Fairy Lake feels like you are paddling in the middle of a big donut. No campsites to be found, and a paddle just long enough to lose the mosquitos on one side just to pick up a new batch on the other. We were very quickly on to the P1550m to Hidden Lake. Like a boulder rolling downhill, we slammed through the last big portage of the day. We received a second wind of sorts, and it was fueled by thoughts of sleeping in a ranger cabin for two consecutive nights. Our plan to tackle a massive day to afford ourselves a rest day was coming to fruition and our bodies knew it. Hidden Lake is nice, though it seems too small to have two campsites on it. It was early evening when we reached the P435 into McKaskill, so the heat of the day was fading, and the lakes were much calmer. The final portage of the day was short and sweet, and when we finally laid eyes on McKaskill the morale of the group was very high. We had done it; we were going to finally take a rest day in Algonquin Park!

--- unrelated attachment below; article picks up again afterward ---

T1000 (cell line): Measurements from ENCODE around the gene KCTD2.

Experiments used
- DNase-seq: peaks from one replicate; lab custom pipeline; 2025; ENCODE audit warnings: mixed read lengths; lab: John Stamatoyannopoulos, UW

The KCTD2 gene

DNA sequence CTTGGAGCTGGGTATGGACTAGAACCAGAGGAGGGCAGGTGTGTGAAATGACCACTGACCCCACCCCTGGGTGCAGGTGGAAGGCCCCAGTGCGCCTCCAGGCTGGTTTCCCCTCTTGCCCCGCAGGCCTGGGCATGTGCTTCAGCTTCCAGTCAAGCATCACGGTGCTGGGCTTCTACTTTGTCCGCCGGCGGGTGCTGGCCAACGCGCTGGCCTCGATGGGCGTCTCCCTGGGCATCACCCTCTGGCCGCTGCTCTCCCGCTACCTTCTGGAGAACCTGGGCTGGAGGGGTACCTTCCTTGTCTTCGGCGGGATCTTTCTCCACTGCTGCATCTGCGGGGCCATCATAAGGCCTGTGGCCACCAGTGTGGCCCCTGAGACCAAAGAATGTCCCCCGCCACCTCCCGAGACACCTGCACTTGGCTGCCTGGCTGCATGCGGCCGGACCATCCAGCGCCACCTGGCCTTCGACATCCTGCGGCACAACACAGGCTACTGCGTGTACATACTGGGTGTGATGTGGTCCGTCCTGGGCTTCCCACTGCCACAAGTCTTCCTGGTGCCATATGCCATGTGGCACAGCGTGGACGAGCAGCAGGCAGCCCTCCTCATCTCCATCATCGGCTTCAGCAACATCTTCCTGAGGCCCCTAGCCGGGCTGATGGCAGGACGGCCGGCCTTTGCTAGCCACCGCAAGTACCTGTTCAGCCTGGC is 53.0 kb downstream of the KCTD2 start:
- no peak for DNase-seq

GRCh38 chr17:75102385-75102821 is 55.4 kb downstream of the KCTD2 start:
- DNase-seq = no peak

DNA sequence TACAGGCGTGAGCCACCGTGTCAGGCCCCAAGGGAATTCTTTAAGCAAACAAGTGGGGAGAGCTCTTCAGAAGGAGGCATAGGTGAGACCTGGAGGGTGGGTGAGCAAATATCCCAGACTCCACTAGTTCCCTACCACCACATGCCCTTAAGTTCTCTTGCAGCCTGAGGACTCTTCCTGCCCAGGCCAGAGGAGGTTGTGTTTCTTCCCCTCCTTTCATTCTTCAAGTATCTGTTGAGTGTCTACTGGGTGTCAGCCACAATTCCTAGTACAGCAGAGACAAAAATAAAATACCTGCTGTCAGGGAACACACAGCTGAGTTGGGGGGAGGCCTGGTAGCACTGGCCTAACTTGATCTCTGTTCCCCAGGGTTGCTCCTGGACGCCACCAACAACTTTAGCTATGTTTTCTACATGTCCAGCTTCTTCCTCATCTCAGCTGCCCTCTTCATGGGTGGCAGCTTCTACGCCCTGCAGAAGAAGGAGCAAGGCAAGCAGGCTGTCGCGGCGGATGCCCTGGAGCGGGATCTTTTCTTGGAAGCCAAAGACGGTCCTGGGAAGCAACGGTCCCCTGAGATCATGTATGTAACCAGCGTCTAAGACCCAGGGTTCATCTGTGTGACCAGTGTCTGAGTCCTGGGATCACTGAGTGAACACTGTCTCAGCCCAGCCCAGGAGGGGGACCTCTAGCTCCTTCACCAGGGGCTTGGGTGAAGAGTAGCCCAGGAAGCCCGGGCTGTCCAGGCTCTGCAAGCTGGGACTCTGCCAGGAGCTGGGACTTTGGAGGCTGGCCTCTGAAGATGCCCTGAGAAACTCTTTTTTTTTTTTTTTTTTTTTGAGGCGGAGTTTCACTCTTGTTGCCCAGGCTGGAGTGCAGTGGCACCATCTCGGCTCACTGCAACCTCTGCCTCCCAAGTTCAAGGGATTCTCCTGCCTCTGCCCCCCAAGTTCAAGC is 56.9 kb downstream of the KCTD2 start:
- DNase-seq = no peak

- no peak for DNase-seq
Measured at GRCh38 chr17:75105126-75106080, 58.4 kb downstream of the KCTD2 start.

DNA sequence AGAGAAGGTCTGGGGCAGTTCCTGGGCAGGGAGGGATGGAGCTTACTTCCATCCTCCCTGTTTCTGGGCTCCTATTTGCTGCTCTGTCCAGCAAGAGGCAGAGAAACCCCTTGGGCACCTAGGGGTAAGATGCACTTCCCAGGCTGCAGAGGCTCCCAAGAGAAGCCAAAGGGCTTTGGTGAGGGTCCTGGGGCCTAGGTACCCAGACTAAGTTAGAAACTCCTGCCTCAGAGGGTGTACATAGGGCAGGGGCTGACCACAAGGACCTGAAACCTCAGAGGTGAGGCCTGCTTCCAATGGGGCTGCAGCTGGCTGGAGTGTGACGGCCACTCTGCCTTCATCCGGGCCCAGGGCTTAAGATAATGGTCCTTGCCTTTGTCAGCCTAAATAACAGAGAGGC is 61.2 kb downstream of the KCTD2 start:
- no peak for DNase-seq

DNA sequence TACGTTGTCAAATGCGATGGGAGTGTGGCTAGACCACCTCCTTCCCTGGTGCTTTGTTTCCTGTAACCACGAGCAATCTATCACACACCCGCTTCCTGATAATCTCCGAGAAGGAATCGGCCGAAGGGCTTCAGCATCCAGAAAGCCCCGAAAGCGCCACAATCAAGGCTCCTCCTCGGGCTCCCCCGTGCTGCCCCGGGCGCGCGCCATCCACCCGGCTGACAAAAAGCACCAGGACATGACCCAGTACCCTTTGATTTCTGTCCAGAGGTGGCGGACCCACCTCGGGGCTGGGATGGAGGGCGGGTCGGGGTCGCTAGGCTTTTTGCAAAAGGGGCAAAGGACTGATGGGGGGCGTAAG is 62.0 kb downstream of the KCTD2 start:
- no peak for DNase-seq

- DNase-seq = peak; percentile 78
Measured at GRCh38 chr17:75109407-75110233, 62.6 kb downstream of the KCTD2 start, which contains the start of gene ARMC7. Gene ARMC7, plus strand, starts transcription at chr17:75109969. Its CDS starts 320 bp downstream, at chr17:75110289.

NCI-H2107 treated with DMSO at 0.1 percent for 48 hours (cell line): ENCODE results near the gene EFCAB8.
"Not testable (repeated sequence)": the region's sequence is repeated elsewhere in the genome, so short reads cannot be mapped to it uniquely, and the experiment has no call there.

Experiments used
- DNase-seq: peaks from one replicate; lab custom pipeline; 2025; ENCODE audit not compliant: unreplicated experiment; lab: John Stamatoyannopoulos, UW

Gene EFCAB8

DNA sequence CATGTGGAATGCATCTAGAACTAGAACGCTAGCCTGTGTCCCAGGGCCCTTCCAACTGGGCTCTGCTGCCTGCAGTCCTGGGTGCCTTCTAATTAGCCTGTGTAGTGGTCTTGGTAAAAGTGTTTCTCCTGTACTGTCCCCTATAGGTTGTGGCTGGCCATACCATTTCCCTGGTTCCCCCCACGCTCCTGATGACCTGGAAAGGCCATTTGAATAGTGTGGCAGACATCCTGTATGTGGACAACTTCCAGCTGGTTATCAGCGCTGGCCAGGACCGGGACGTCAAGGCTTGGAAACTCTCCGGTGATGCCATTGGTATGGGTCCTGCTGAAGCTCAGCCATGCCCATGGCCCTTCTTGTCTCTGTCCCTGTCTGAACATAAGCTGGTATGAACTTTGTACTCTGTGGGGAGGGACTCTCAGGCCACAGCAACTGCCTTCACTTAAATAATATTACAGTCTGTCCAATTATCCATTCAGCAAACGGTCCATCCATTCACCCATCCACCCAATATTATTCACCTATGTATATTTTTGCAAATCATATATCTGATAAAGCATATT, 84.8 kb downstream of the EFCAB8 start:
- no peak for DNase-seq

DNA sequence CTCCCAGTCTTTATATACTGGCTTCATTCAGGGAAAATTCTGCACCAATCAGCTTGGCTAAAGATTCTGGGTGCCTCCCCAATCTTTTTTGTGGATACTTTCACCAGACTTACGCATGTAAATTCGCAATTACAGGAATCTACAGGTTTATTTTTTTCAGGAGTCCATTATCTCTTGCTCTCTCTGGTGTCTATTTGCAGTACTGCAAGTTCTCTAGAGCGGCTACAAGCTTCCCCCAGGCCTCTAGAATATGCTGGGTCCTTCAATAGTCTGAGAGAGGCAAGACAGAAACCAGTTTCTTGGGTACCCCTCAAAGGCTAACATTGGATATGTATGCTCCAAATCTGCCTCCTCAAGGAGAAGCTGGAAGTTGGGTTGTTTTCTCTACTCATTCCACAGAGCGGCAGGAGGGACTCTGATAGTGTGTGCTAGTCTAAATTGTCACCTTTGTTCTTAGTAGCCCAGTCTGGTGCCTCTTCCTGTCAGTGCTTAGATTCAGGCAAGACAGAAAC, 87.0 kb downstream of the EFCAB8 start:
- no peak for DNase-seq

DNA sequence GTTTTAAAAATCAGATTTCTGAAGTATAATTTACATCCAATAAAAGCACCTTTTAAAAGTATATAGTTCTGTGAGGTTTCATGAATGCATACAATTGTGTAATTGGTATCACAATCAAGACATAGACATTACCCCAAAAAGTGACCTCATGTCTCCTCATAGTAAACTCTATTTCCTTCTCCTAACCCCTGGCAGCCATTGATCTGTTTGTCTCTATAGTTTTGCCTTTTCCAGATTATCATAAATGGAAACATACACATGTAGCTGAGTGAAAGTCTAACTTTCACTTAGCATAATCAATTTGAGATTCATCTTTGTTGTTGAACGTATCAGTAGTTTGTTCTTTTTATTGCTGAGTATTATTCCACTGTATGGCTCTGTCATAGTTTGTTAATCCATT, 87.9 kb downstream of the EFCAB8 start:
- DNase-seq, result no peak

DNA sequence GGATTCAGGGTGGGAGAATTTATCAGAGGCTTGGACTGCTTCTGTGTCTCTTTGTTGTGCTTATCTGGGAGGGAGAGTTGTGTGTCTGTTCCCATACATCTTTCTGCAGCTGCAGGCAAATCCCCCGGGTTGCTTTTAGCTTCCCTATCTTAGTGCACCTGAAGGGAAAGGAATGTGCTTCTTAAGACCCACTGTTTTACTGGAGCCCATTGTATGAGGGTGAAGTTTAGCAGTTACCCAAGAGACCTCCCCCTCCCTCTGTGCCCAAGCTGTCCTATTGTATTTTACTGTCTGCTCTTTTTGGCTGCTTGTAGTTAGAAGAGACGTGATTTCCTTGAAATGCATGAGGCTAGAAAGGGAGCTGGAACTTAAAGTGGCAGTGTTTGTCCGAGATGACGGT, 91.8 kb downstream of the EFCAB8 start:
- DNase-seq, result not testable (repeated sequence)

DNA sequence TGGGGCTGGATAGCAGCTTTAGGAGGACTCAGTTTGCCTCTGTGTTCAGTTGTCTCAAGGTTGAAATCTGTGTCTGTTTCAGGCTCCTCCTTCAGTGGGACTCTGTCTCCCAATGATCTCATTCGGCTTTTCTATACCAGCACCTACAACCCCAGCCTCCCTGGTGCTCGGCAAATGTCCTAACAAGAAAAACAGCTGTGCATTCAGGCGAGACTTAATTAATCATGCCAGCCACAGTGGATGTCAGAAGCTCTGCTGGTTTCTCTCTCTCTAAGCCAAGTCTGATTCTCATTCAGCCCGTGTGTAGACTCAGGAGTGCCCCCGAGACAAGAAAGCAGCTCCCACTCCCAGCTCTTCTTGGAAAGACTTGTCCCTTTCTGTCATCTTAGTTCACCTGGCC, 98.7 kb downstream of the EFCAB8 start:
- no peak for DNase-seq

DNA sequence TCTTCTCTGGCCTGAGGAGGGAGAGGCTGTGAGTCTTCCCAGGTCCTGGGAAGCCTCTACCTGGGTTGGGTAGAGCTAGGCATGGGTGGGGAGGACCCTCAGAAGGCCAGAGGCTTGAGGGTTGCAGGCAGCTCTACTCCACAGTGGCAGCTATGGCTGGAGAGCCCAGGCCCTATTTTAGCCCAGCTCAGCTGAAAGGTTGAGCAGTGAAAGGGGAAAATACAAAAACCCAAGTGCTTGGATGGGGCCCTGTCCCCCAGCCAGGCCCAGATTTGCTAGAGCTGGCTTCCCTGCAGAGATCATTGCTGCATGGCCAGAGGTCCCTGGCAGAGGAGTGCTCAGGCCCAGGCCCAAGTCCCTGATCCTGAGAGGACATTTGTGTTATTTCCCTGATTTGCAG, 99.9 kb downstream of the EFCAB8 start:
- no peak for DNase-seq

The paddle down McKaskill is one that we won’t soon forget. The lake was calm, empty of people, and the sun was setting behind us. We paddled quietly through the multitude of islands and enjoyed the shorelines of the narrow northern section. The sky eventually went from a vibrant orange to a majestic purple as we entered the south end of the lake. Once you round the final island the McKaskill ranger cabin comes into view, nestled on the elevated southern shore. We had done some research (tourdupark.com is an excellent resource for many things, cabins especially) but were shocked to see the fully renovated cabin in front of us. The roof was new, there was a porch with benches, and the chinking and front door looked brand new! This is by far the best physical condition of any cabin he have stayed in or visited. And we were going to be here a whole day and two nights! A home-made dehydrated meal was quickly cooked and eaten even faster. We then retired to the veranda to enjoy a few cocktails. It had been a long, hard day with some very difficult moments. While sitting there, watching the moon rise and the loons call, all of this was forgotten, and everything was right in the world. It was nice to know that tomorrow we had no where else to be, a very foreign feeling. Hopefully the bodies aren’t too sore tomorrow!